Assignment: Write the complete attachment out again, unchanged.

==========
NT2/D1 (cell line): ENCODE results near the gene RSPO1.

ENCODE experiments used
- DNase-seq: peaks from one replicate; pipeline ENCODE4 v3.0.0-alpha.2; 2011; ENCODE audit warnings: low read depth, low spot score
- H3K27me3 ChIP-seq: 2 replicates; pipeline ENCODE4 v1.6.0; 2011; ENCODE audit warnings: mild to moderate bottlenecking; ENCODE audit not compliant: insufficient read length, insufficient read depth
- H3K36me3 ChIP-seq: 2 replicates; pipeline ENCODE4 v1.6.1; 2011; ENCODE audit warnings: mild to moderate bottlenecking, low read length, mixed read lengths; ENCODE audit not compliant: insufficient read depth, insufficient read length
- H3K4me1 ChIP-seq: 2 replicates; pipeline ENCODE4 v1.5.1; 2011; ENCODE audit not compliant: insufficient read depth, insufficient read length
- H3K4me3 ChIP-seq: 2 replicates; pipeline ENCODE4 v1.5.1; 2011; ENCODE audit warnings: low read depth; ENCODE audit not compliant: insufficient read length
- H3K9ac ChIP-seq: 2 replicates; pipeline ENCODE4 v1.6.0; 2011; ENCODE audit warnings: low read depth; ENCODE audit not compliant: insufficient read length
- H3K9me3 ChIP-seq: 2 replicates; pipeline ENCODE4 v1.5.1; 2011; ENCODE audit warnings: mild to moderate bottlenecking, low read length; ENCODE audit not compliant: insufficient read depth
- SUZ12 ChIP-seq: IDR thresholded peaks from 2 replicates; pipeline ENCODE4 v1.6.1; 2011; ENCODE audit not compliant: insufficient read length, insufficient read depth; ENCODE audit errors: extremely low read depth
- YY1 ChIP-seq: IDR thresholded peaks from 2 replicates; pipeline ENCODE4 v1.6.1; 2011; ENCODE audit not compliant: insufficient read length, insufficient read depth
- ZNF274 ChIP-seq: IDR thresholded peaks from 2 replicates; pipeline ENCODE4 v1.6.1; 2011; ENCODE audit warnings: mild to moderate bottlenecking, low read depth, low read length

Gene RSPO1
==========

NT2/D1 (cell line): ENCODE results near the gene RSPO1.

ENCODE experiments used
- DNase-seq: peaks from one replicate; pipeline ENCODE4 v3.0.0-alpha.2; 2011; ENCODE audit warnings: low read depth, low spot score
- H3K27me3 ChIP-seq: 2 replicates; pipeline ENCODE4 v1.6.0; 2011; ENCODE audit warnings: mild to moderate bottlenecking; ENCODE audit not compliant: insufficient read length, insufficient read depth
- H3K36me3 ChIP-seq: 2 replicates; pipeline ENCODE4 v1.6.1; 2011; ENCODE audit warnings: mild to moderate bottlenecking, low read length, mixed read lengths; ENCODE audit not compliant: insufficient read depth, insufficient read length
- H3K4me1 ChIP-seq: 2 replicates; pipeline ENCODE4 v1.5.1; 2011; ENCODE audit not compliant: insufficient read depth, insufficient read length
- H3K4me3 ChIP-seq: 2 replicates; pipeline ENCODE4 v1.5.1; 2011; ENCODE audit warnings: low read depth; ENCODE audit not compliant: insufficient read length
- H3K9ac ChIP-seq: 2 replicates; pipeline ENCODE4 v1.6.0; 2011; ENCODE audit warnings: low read depth; ENCODE audit not compliant: insufficient read length
- H3K9me3 ChIP-seq: 2 replicates; pipeline ENCODE4 v1.5.1; 2011; ENCODE audit warnings: mild to moderate bottlenecking, low read length; ENCODE audit not compliant: insufficient read depth
- SUZ12 ChIP-seq: IDR thresholded peaks from 2 replicates; pipeline ENCODE4 v1.6.1; 2011; ENCODE audit not compliant: insufficient read length, insufficient read depth; ENCODE audit errors: extremely low read depth
- YY1 ChIP-seq: IDR thresholded peaks from 2 replicates; pipeline ENCODE4 v1.6.1; 2011; ENCODE audit not compliant: insufficient read length, insufficient read depth
- ZNF274 ChIP-seq: IDR thresholded peaks from 2 replicates; pipeline ENCODE4 v1.6.1; 2011; ENCODE audit warnings: mild to moderate bottlenecking, low read depth, low read length

Gene RSPO1